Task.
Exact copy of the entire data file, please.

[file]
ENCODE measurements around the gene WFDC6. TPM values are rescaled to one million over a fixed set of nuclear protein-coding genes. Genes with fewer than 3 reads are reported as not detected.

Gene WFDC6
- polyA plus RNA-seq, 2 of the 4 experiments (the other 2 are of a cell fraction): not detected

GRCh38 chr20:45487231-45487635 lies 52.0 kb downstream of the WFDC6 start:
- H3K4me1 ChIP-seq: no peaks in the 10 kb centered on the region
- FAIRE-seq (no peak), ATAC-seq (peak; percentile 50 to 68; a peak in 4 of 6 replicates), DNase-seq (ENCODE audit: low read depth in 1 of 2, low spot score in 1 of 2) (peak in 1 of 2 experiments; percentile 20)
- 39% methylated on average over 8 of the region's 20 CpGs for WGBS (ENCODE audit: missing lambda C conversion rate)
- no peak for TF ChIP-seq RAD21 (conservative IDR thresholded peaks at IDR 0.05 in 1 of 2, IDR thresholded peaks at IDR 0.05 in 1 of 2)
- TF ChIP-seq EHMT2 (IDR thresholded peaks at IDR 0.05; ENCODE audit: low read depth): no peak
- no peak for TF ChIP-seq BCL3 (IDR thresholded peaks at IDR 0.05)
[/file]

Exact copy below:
ENCODE measurements around the gene WFDC6. TPM values are rescaled to one million over a fixed set of nuclear protein-coding genes. Genes with fewer than 3 reads are reported as not detected.

Gene WFDC6
- polyA plus RNA-seq, 2 of the 4 experiments (the other 2 are of a cell fraction): not detected

GRCh38 chr20:45487231-45487635 lies 52.0 kb downstream of the WFDC6 start:
- H3K4me1 ChIP-seq: no peaks in the 10 kb centered on the region
- FAIRE-seq (no peak), ATAC-seq (peak; percentile 50 to 68; a peak in 4 of 6 replicates), DNase-seq (ENCODE audit: low read depth in 1 of 2, low spot score in 1 of 2) (peak in 1 of 2 experiments; percentile 20)
- 39% methylated on average over 8 of the region's 20 CpGs for WGBS (ENCODE audit: missing lambda C conversion rate)
- no peak for TF ChIP-seq RAD21 (conservative IDR thresholded peaks at IDR 0.05 in 1 of 2, IDR thresholded peaks at IDR 0.05 in 1 of 2)
- TF ChIP-seq EHMT2 (IDR thresholded peaks at IDR 0.05; ENCODE audit: low read depth): no peak
- no peak for TF ChIP-seq BCL3 (IDR thresholded peaks at IDR 0.05)